Skip to main content
U.S. flag

An official website of the United States government


Did you know? The most cost-effective way to boost carbon storage is to enhance reforestation efforts, which can increase carbon storage by as much as 20 percent.


Harnessing the power of forests to pull and store carbon dioxide from the atmosphere is a vital tool for mitigating climate change outcomes.  Preserving and enhancing the ability of vegetation and soils to accumulate carbon, and harnessing the long-term storage potential of wood products, can help stabilize the increasing concentration of greenhouse gases in the atmosphere driving climate change. The Forest Service is at the forefront of understanding the role U.S. forests in the global carbon cycle (see Carbon Monitoring page). As stewards of 193 million acres of land and management partners to countless other public and private forest owners, the Forest Service recognizes the unparalleled opportunity and responsibility it has for guiding the country in science-based, climate-smart land management. Forest service engages in this research because:

  • Long-term research demonstrates how important healthy forests are in the global carbon cycle and that different management practices can affect how much and how long they store carbon. Forest Service scientists have identified different tree species suitable as bioenergy sources and are breaking new ground in the scientific understanding of how genes control wood biomass, drought tolerance, and tree architecture with an eye toward increasing our ability to enhance carbon sequestration and climate-adapted forests.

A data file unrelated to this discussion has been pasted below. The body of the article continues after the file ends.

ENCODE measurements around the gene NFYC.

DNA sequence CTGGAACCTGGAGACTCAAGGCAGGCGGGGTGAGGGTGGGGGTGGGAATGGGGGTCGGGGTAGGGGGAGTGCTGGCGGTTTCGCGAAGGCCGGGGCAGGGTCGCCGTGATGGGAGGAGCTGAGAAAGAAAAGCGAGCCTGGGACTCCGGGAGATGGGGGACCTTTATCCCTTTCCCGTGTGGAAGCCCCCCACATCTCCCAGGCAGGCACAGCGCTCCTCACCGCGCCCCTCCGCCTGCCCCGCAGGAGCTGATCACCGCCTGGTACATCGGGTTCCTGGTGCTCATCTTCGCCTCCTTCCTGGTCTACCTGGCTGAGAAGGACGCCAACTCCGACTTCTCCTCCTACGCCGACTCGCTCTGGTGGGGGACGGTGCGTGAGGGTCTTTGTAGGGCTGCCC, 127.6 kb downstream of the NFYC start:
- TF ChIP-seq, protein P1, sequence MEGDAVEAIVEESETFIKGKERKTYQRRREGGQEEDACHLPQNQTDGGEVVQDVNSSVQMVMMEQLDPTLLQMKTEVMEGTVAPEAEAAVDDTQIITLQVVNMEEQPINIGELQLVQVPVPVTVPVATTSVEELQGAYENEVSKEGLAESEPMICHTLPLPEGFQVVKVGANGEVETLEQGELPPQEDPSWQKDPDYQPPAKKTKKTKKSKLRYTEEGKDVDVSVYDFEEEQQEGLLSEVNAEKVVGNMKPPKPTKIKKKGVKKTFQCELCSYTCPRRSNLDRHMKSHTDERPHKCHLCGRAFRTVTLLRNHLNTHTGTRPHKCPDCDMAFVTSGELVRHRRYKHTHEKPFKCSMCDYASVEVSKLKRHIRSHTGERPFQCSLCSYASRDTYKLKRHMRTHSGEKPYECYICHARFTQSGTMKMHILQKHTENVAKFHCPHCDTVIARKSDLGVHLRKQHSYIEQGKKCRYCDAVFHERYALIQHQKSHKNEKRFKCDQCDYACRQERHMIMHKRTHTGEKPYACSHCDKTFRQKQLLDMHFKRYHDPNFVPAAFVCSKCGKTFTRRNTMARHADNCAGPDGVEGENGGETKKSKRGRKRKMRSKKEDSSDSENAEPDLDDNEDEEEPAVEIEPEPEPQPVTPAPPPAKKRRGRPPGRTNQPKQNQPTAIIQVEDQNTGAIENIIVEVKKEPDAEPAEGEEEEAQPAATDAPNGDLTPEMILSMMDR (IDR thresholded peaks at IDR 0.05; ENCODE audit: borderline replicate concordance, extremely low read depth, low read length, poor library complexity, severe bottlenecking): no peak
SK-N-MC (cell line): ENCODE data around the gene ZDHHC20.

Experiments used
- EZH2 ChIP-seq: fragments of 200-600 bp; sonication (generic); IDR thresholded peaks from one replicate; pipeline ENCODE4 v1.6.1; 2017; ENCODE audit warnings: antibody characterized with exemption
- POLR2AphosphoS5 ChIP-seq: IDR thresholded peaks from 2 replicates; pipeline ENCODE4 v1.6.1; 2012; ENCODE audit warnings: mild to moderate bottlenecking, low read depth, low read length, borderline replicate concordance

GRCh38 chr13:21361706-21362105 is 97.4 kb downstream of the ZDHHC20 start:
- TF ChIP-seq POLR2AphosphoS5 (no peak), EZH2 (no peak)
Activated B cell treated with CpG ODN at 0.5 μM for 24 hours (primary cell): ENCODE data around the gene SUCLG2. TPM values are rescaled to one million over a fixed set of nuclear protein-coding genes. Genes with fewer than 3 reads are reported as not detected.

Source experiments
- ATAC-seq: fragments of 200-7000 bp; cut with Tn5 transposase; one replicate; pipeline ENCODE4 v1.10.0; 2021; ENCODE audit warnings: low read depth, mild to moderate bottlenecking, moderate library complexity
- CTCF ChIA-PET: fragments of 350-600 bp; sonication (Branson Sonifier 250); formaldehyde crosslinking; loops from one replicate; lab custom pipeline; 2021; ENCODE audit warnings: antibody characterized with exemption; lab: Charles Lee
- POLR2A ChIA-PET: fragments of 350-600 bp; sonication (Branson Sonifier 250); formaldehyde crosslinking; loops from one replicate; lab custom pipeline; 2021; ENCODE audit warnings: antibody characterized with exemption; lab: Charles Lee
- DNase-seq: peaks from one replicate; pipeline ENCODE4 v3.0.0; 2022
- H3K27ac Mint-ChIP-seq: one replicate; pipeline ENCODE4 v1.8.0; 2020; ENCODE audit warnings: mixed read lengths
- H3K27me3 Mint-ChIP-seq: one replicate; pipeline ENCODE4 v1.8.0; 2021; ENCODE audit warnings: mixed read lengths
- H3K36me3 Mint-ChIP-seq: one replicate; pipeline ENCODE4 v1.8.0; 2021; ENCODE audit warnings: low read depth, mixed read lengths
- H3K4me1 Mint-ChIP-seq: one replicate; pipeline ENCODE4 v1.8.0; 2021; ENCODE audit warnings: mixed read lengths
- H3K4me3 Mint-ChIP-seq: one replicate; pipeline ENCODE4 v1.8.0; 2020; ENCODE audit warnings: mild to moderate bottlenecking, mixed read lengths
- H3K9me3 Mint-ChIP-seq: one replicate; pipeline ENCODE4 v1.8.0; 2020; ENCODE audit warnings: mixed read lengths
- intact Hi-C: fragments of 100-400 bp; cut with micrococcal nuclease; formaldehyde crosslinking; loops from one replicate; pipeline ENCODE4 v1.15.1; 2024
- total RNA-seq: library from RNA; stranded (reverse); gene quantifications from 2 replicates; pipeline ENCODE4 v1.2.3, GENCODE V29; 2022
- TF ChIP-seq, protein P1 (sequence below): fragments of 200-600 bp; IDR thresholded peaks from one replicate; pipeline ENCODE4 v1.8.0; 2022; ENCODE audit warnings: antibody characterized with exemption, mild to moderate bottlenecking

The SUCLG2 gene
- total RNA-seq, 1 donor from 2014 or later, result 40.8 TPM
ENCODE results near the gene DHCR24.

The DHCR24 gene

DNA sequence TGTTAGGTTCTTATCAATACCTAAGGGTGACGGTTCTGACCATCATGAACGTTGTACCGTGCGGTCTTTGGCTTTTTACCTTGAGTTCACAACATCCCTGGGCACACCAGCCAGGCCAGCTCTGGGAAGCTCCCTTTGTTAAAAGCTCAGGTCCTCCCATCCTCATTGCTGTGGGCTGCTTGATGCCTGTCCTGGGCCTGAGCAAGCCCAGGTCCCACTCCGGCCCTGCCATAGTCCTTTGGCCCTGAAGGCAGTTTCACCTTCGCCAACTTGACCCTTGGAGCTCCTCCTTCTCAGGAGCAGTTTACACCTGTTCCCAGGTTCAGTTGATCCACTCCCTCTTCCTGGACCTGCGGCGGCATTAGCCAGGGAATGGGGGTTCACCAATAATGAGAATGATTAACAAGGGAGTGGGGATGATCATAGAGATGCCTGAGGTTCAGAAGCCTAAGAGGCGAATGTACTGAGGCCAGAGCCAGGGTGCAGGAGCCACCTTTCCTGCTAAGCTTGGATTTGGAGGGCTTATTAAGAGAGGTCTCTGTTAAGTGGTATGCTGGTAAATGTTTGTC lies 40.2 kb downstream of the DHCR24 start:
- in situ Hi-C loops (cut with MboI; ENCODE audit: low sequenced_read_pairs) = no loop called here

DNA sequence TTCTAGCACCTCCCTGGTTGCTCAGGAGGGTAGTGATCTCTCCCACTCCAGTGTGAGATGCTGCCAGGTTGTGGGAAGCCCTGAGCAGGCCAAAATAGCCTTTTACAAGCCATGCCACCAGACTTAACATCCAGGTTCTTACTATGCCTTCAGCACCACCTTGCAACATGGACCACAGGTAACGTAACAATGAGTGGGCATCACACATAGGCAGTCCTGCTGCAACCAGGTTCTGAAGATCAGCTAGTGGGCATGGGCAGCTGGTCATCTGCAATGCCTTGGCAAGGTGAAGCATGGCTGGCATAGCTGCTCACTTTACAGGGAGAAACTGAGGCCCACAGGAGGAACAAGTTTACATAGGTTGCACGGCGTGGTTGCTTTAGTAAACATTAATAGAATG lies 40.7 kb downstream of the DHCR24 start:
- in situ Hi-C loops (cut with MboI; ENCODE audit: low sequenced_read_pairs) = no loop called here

• While overall, U.S. forests are a net carbon sink, some forests transition to carbon sources due to pests, drought, and wildfire. With an extensive carbon research and monitoring portfolio, Forest Service research reveals how forests, grasslands, wetlands, farms and cities sequester carbon in plants, soils, and wood-based products.
  • Wood products store carbon over long time periods. Expanding the sustainable use of this material is therefore a climate change mitigation tactic. Forests Service scientists assess how much carbon is stored and how many greenhouse gas emissions are avoided over the life cycle of the wood products and compare that to other more energy intensive products to understand the substitution benefits.
  • Sustainable, wood-based technologies provide solutions for a range of 21st century challenges. Forest Service engineers and researchers develop the scientific and technical foundations for transforming low-value timber and wood residues from forest restoration projects and hazardous fuel removal into new valuable products. These new applications for wood 'waste' keep carbon stored over time, generate jobs and marketable products, and offer environmental benefits. For example, scientists developed and patented ways to create biochar Forest Service researchers develop the technical foundation for a variety of wood products such as and other climate and eco-friendly consumer products.

Featured Work

  • To increase carbon mitigation from forests, the Forest Service works on reforesting and improving current forest stands.
  • The Forest Products Laboratory research ways to use products, which can help retain their stored carbon. A few examples of their innovative technologies include cross-laminated timber and cellulose nanocrystals.
  • In forests with standing dead trees that have the potential to fuel fires and hinder forest growth, it can be useful to turn them into biochar, a form of charcoal. 
  • As part of the Adaptive Silviculture for Climate Change Project FS researchers are leading on-the-ground, science-manager collaborative research experiments to test and demonstrate climate adaptation measures for forests.
  • Forest Service agroforestry outreach specialists work with partners to assist minority farmers, ranchers, and forest owners. Profitable Farms and Woodlands was prepared by a team from the 1862 and 1890 Land Grant Universities in collaboration with the National Agroforestry Center and provides a practical guide to assist underserved and limited resource small farmers and woodland owners to adopt best management technologies in agroforestry.

Related Publications